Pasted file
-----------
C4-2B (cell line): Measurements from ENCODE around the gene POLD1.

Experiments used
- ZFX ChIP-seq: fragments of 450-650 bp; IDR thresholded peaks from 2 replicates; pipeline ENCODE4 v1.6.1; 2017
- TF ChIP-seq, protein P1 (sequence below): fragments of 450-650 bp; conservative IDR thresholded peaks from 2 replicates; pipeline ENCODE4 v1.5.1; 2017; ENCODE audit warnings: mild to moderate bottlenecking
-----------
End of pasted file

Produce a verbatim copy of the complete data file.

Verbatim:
C4-2B (cell line): Measurements from ENCODE around the gene POLD1.

Experiments used
- ZFX ChIP-seq: fragments of 450-650 bp; IDR thresholded peaks from 2 replicates; pipeline ENCODE4 v1.6.1; 2017
- TF ChIP-seq, protein P1 (sequence below): fragments of 450-650 bp; conservative IDR thresholded peaks from 2 replicates; pipeline ENCODE4 v1.5.1; 2017; ENCODE audit warnings: mild to moderate bottlenecking